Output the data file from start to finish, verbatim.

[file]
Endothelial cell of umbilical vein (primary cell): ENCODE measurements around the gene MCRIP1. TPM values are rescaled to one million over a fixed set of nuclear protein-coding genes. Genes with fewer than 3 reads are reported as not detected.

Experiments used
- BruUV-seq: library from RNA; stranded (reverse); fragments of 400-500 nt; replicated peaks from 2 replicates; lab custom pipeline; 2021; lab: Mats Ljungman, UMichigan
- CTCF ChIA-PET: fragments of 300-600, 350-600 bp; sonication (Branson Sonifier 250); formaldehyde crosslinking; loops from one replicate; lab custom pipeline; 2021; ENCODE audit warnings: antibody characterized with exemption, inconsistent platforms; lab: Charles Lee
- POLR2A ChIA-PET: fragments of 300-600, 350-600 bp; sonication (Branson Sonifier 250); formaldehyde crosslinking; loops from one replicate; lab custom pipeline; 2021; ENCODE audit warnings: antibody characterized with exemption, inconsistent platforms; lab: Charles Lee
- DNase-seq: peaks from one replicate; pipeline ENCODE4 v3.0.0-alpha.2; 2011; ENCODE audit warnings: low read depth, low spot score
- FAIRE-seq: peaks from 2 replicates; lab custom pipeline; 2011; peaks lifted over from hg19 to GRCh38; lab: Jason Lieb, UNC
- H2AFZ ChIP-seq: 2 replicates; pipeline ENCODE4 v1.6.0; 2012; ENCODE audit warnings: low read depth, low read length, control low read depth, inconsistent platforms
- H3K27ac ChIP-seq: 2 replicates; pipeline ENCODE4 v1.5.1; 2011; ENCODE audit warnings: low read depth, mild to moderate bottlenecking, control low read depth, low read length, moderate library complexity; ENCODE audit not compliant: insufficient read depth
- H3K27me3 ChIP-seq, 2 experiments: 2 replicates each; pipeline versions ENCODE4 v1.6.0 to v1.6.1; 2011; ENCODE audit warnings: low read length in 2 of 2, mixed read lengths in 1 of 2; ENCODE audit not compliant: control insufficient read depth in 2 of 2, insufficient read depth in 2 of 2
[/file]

Endothelial cell of umbilical vein (primary cell): ENCODE measurements around the gene MCRIP1. TPM values are rescaled to one million over a fixed set of nuclear protein-coding genes. Genes with fewer than 3 reads are reported as not detected.

Experiments used
- BruUV-seq: library from RNA; stranded (reverse); fragments of 400-500 nt; replicated peaks from 2 replicates; lab custom pipeline; 2021; lab: Mats Ljungman, UMichigan
- CTCF ChIA-PET: fragments of 300-600, 350-600 bp; sonication (Branson Sonifier 250); formaldehyde crosslinking; loops from one replicate; lab custom pipeline; 2021; ENCODE audit warnings: antibody characterized with exemption, inconsistent platforms; lab: Charles Lee
- POLR2A ChIA-PET: fragments of 300-600, 350-600 bp; sonication (Branson Sonifier 250); formaldehyde crosslinking; loops from one replicate; lab custom pipeline; 2021; ENCODE audit warnings: antibody characterized with exemption, inconsistent platforms; lab: Charles Lee
- DNase-seq: peaks from one replicate; pipeline ENCODE4 v3.0.0-alpha.2; 2011; ENCODE audit warnings: low read depth, low spot score
- FAIRE-seq: peaks from 2 replicates; lab custom pipeline; 2011; peaks lifted over from hg19 to GRCh38; lab: Jason Lieb, UNC
- H2AFZ ChIP-seq: 2 replicates; pipeline ENCODE4 v1.6.0; 2012; ENCODE audit warnings: low read depth, low read length, control low read depth, inconsistent platforms
- H3K27ac ChIP-seq: 2 replicates; pipeline ENCODE4 v1.5.1; 2011; ENCODE audit warnings: low read depth, mild to moderate bottlenecking, control low read depth, low read length, moderate library complexity; ENCODE audit not compliant: insufficient read depth
- H3K27me3 ChIP-seq, 2 experiments: 2 replicates each; pipeline versions ENCODE4 v1.6.0 to v1.6.1; 2011; ENCODE audit warnings: low read length in 2 of 2, mixed read lengths in 1 of 2; ENCODE audit not compliant: control insufficient read depth in 2 of 2, insufficient read depth in 2 of 2